Every year, thousands of children are born with health problems that are caused by changes to their DNA sequence, or genetic code. These changes might have been inherited from their parents, who are often unaffected themselves, and therefore have no idea of what they might be passing on to their children – and therefore, understandably, no idea of how to cope with the consequences. Understanding which genetic changes cause these conditions is critical to helping scientists and doctors inform parents about the conditions their children suffer from, and help to develop new diagnostic and therapeutic strategies to counter the impact this has on the child’s life. In this blog, Kerry Miller, a postdoc in Andrew Wilkie’s lab, explains how her research on a skull deformation condition called craniosynostosis holds the promise to do just that.
You cannot underestimate the comfort for parents of knowing why their child has unexpectedly been born with a specific medical condition. Finding the answer to this question opens new avenues of understanding and gives instruction to the medical professionals who are responsible for the child’s care.
Our research group studies a condition in which children are born with the bones of the skull fused before they should be, known as craniosynostosis. This can result in the brain being unable to grow and expand to its full capacity, which in turn can cause an abnormal head shape and increased internal pressure on the growing brain.
Craniosynostosis affects one child in approximately every 2250, and so is relatively commonly seen by children’s doctors. The condition can occur on its own, or in combination with other problems such as intellectual disability. Doctors who see these patients routinely send samples of their blood to check the DNA sequence in a number of genes known to cause this condition.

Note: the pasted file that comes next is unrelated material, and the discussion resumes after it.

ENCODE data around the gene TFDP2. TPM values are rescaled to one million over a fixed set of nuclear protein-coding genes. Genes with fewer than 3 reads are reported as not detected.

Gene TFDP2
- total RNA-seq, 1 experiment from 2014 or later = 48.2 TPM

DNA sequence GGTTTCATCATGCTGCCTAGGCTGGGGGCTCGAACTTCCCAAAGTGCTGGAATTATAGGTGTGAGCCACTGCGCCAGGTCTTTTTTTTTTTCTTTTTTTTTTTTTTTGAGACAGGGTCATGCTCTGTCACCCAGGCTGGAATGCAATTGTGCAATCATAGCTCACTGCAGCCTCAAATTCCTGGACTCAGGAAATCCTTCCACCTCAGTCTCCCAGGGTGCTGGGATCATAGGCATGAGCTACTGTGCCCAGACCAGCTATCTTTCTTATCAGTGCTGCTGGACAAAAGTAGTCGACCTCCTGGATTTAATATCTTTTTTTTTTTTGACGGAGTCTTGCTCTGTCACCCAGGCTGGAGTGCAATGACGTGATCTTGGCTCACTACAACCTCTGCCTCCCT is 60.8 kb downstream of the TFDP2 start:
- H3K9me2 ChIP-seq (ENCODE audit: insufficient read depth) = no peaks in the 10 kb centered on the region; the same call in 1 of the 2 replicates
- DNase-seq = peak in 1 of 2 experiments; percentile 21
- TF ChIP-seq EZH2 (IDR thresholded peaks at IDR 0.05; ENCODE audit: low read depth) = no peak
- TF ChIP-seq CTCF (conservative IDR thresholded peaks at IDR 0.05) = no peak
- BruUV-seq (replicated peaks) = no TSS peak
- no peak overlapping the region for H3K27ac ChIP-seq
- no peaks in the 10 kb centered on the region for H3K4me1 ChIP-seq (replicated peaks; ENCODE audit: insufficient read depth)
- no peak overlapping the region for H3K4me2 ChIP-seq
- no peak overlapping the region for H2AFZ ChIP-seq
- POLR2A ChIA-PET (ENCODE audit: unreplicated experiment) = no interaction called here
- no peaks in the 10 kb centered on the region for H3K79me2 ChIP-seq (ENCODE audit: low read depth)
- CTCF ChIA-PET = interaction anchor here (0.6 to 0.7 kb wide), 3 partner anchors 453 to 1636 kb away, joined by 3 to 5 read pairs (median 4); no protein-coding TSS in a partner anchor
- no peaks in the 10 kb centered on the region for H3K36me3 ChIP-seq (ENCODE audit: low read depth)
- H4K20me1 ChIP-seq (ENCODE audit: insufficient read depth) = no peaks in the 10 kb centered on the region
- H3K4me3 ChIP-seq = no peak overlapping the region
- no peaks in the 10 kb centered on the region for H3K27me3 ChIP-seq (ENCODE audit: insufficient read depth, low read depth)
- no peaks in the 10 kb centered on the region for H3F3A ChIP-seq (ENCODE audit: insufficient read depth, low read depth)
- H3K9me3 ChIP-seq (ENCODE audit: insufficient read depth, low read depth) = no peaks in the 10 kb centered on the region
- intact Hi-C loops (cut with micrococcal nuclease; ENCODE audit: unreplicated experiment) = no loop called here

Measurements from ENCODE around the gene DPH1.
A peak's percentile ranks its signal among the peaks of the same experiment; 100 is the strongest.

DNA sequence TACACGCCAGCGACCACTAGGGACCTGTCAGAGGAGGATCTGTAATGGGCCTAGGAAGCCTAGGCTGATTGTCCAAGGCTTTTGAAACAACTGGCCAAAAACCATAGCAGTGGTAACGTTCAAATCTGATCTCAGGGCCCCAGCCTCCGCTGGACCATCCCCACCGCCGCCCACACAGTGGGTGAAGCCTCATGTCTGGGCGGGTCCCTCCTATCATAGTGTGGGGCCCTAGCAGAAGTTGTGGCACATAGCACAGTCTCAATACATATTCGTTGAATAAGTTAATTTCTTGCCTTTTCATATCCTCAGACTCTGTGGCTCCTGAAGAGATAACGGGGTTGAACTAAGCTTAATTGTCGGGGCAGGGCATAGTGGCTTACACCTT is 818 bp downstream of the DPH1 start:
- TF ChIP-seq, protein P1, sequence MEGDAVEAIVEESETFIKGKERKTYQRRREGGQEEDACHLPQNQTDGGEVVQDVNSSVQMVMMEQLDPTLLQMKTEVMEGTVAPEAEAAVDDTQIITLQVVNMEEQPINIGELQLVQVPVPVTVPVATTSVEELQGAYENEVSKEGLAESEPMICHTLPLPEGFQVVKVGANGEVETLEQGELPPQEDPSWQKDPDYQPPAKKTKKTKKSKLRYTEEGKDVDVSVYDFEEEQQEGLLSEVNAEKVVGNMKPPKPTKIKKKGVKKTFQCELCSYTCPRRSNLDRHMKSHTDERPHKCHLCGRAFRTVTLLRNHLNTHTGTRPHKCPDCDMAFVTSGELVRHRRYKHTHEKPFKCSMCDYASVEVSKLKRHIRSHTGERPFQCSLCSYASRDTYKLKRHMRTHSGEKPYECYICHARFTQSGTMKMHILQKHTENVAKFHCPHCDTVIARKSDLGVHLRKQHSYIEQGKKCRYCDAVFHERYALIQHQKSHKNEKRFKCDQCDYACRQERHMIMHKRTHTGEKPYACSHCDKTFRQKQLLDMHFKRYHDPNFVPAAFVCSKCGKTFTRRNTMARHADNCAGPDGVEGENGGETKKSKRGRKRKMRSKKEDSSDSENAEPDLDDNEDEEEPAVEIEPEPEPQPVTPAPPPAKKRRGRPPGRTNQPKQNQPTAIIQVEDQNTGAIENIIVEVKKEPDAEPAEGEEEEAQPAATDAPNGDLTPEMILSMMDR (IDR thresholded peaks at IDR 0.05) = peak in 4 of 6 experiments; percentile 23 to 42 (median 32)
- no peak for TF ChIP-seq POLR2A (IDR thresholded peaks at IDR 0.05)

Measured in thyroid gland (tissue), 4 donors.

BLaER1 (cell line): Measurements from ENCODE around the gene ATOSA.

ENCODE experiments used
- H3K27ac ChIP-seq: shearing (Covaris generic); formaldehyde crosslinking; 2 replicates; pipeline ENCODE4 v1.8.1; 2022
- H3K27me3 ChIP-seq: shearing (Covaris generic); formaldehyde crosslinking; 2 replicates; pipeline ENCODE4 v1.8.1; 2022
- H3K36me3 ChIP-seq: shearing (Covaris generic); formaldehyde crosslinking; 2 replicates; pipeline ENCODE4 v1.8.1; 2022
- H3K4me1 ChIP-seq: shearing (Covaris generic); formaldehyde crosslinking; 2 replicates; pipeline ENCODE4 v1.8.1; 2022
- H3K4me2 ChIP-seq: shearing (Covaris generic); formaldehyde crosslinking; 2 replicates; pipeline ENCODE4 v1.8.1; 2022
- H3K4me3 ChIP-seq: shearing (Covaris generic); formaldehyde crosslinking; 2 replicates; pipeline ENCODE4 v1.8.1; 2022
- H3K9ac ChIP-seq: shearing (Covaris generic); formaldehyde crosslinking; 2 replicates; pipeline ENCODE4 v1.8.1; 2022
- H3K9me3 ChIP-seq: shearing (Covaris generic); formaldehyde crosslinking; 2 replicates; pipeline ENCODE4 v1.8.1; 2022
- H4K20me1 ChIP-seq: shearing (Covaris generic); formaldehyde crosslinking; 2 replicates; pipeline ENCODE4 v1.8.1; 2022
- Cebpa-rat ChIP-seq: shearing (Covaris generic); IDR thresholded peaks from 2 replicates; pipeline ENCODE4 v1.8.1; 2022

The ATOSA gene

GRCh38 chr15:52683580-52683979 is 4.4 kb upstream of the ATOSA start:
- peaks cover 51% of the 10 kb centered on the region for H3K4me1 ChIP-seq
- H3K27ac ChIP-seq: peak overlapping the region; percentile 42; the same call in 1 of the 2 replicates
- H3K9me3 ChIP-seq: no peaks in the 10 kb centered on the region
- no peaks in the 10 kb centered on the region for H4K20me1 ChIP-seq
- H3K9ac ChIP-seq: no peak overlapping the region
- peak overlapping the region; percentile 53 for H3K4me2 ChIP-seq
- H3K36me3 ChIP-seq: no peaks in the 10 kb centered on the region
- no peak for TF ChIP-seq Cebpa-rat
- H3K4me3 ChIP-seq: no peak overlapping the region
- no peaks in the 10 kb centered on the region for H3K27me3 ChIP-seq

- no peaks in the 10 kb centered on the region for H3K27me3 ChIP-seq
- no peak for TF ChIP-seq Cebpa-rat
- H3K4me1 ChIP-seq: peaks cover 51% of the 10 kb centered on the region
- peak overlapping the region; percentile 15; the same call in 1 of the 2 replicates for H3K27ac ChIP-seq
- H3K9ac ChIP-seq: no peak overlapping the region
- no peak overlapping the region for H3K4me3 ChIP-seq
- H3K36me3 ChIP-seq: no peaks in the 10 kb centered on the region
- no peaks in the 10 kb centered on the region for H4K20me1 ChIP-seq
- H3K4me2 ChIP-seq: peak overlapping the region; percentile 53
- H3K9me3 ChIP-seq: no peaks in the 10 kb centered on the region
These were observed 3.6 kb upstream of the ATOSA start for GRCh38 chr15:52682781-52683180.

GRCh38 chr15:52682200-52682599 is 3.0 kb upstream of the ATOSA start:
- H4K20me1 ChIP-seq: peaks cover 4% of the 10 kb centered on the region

Alterations (mutations) in six genes (in addition to other larger chromosomal alterations) are known to cause around 25% of cases of craniosynostosis. But because of the increasing number of genes that are being identified that may also cause the condition (that may therefore contribute to the other 75% of cases), identifying the appropriate genetic tests for each patient becomes increasingly difficult. Therefore, standard routes of testing often miss the primary reason underlying the condition.
In this new study, published in the Journal of Medical Genetics, we looked at 40 different children with craniosynostosis, using new “deep sequencing” technology to read the regions of their DNA containing the genes in order to pinpoint the reasons why their skulls have developed abnormally. Each child had previously been tested for, and had shown no alteration in, the standard suspected genetic causes (including larger chromosomal variations). In addition to trying to unravel why specific DNA changes cause this condition in these individuals, we can also improve our understanding of how the human skull normally develops.
In the 40 childrenwho were included in this study, the genetic cause of their craniosynostosis was found in 15, a success rate of 37.5%. Not only did this provide an explanation of the cause of the condition in these patients for the first time, but in some cases itunexpectedly identified the potential for additional medical problems to develop, and therefore also helped to anticipate these through appropriate preventive measures.
In at least five instances, the findings were entirely unanticipated, but had a direct and immediate impact on the decisions made in the medical care of the child and their family. These ranged from guiding reproductive decisions to select for a specific sex of embryo (i.e. girl or boy) during in vitro fertilisation so as to avoid having another affected child born with the same condition, to extensive monitoring involving many teams of specialists, for example for heart problems or severe infections, that are commonly associated with the particular genetic change identified.
This study highlights the impact of using these new deep DNA sequencing methods to identify the underlying genetic cause in cases that would otherwise have eluded routine clinical testing. In addition the project helped to identify several new genes associated with craniosynostosis for the first time – discoveries that will help to improve diagnosis and impact patient management strategies even further in the future.
You can find out more about the research carried out the Wilkie lab in this blog, written by a DPhil student in the group.